How Do I Use Curves?

Well, technically, it is simple – you just tap a point and drag. 

Dragging a point up will lighten the area and down will darken it. Going left or right changes the intensity of the contrast. 

I think it would be best to show you some practical examples so you can see how it really works. 

A Few Examples

Brighter and darker

The first thing you want to try is the most basic. Brighten & darken your image by moving points up or down. When using a 3 point line, moving the midpoint will brighten or darken the full image. When using more points, moving a point vertically will only affect the section it is in.

Black and white slide

Adjusting the black & white levels are one of the simplest things you can do with curves. Simply drag the bottom point to the right and you will see the dark areas get darker. Drag the top point to the left to brighten the whites or you can drag it straight down to darken them if they need it.

Matte Black

That matte black look is very trendy. Let me show you how to create it. Take that same black point and drag it upward. You will see the blacks start to fade. Drag till you like the look. Pro tip: if you drag this point higher than the midpoint the dark areas might start to look a little weird.

S curve 

The S curve is a well known technique. It’s known as a go-to for editing photographs and improves most images. Creating an S curve is simple. Choose the 4 point option and start dragging. The second point from the left should move down and the second from the right should move up. This is going to create richer tones in your image. Your colors will have more depth. It’s a great tool. I apply an S curve to almost every professional photo I take!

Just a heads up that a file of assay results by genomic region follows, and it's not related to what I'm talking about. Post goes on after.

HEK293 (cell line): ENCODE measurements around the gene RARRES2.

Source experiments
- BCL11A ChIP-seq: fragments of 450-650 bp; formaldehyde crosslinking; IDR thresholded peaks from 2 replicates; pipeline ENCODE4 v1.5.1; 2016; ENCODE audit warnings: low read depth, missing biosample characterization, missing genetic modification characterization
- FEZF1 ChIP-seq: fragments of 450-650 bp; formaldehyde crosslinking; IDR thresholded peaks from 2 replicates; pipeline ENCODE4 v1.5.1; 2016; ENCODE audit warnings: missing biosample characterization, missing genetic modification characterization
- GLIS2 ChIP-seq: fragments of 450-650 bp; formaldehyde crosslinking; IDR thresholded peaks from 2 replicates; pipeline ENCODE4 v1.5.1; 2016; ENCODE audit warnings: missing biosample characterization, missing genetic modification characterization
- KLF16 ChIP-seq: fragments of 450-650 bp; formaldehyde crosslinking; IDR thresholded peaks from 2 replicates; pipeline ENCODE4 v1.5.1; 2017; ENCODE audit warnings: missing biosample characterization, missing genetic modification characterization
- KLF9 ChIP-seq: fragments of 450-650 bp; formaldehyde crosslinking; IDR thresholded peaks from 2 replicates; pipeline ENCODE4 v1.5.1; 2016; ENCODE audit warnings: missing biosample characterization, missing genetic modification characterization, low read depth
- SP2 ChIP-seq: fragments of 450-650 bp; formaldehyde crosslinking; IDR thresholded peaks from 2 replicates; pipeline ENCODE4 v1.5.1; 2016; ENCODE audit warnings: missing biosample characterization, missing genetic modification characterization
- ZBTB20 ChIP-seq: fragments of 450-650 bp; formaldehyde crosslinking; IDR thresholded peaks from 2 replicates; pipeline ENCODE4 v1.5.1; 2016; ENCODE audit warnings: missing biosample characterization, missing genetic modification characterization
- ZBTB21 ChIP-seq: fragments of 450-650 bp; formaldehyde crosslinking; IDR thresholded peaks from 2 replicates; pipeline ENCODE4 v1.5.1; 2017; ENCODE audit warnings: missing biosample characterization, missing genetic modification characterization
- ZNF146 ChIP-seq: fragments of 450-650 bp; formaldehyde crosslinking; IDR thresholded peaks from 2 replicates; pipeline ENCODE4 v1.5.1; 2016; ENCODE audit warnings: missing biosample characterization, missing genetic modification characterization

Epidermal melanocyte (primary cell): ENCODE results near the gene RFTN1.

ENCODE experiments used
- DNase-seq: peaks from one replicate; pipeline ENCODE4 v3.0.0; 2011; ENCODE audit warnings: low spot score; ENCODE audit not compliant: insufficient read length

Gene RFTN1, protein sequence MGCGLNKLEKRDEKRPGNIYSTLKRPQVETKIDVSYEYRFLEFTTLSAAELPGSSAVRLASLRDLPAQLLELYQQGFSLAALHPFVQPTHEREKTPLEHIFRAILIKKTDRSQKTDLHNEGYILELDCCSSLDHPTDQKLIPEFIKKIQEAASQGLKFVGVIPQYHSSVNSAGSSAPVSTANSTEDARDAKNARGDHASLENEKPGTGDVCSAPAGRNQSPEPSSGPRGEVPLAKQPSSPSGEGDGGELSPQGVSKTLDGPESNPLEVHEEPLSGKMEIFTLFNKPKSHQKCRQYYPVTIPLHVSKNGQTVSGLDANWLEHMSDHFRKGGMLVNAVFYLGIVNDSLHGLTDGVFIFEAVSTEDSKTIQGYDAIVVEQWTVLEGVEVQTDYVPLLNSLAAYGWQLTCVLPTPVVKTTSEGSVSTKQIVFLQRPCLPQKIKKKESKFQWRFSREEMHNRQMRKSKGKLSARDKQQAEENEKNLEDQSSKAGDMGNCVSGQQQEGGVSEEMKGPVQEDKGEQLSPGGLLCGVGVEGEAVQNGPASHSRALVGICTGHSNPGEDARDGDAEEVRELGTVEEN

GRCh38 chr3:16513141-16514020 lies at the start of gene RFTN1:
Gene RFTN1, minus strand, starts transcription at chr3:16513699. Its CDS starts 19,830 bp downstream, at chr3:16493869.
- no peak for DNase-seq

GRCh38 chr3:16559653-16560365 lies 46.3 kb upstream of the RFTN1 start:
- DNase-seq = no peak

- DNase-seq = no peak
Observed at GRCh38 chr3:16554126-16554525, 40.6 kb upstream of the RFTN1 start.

Complex- save the whites and rich blacks

Let me show you something a little trickier. I took this image of a white daisy in bright sun and the petals were really blown out. The shadows were washed out too. I chose the 5 point option because I knew I needed as much control as possible. First, I dragged the white point down to save those petals but that wasn’t quite enough so I pulled the next point down as well – just watching the info in those petals until I achieved the right look. Then I just needed to attend to the dark spots in the images that look faded. I’ve already showed you how to darken the blacks. I could have used that technique here but instead I pulled the point second from the left down a bit. This move darkened more than just the blacks – it affected the midtones and blacks but didn’t affect anything above the midpoint. This kept the changes I made to the petals safe.

I hope this quick tutorial gives you the confidence to try out the Curves tool. Don’t let it intimidate you. The best way to get to know curves is to experiment with it. Try it out on your next edit. You can always reset the curve and start again.

Stay curvy!

Check out our video about curves here.

Published by Rachel Johanna

Product Photographer & Marketing Maven